When Are Blood Oranges in Peak Picking Season?

You’d think any fruit called a blood orange would be in season at Halloween. But Mother Nature thinks otherwise, and she wins. Blood oranges are ripe and ready for picking between December and May. Exactly when depends on the variety; three kinds account for nearly all commercial production. Keep reading for more on these unique citrus fruits.


Blood Oranges and Seasonal Availability

Limited availability only adds to blood oranges’ mystique. The good news is that picking season for the three most widely commercialized varieties lasts several months. At least one is usually available between December and May.

In order of ripening, the best-selling blood oranges include:

  • Seedless, reddish-orange ‘Moro’ (Citrus sinensis ‘Moro’) fruit boasts deep-purple (sometimes almost black) pulp. Sweet with hints of raspberry, it ripens between early December and mid-March. It holds on the tree until April or early May, but the taste may lose its intensity.
  • Teardrop-shaped ‘Tarocco’ (Citrus sinensis ‘Tarocco’) fruit — considered the sweetest blood orange — starts ripening in mid-December or January and continues into May. The red blush running through its orange pulp is most concentrated most heavily at the base.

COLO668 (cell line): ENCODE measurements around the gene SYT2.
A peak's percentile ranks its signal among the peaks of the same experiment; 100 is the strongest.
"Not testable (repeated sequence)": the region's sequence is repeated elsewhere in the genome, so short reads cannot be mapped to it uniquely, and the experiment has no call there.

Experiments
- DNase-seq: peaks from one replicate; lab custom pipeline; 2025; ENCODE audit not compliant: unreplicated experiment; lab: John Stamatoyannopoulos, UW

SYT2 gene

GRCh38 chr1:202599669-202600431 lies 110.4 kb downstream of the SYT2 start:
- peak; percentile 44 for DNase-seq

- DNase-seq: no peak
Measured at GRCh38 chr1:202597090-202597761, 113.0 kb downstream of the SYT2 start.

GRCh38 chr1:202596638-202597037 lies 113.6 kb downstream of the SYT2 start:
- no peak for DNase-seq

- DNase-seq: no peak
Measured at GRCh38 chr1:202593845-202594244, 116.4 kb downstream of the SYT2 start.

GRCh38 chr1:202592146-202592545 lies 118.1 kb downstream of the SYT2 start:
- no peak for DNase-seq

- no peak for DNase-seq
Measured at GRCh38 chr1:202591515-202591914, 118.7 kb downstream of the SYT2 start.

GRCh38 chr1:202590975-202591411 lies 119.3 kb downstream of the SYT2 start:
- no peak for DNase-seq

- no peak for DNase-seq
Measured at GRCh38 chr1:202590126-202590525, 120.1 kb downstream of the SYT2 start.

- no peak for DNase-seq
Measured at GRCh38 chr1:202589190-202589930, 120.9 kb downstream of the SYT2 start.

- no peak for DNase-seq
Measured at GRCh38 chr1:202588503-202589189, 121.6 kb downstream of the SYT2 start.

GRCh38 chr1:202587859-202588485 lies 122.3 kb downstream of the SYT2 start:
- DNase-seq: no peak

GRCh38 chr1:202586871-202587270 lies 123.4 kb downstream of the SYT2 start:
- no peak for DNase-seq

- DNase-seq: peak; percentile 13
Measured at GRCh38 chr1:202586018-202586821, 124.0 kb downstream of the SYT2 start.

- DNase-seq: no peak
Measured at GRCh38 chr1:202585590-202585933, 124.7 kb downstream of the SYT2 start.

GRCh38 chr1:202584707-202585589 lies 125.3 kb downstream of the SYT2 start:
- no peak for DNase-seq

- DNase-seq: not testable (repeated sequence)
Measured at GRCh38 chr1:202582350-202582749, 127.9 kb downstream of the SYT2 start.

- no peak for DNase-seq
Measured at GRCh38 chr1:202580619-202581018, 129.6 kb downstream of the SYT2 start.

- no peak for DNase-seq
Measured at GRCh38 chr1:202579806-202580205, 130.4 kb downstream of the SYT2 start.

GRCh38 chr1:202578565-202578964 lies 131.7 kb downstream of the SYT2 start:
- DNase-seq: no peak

• ‘Sanguinello’ (Citrus sinensis ‘Sanguinello’) fruit begins ripening in February, with peak harvest in April and May. Its deep-orange peel is tinged with red, and blood-red streaks run through its juicy, seedless orange pulp.

Where Do Blood Oranges Come From?

Blood oranges are a mutation of sweet oranges and have been cultivated on the Italian island of Sicily for more than a thousand years. In the beginning, only royalty was allowed to enjoy their intense sweetness and exotic coloring.

Today, most blood oranges come from Mediterranean-climate countries including:

  • Italy
  • Malta
  • Spain

The bulk of the United States’ blood orange crop comes from California. Florida, Arizona and Texas also have some commercial growers.

Blood Oranges, Color and Cold

The mutation responsible for blood oranges’ unique color affected the gene that controls their anthocyanin content. Anthocyanins are the red, purple or blue pigments found in many fruits, but in blood oranges the gene regulating them responds to cold by shifting into overdrive.

Blood oranges become “bloody” when exposed to cold temperatures during development or after harvest. Researchers are still trying to determine how much cold exposure triggers the change.

In other words, blood orange trees will grow anywhere in USDA plant hardiness zones 9 and 10, but their fruit assumes its trademark color only in a limited part of that range. Where winters are humid and warm, a few red specks are the most it can manage.

Text: Garden.eco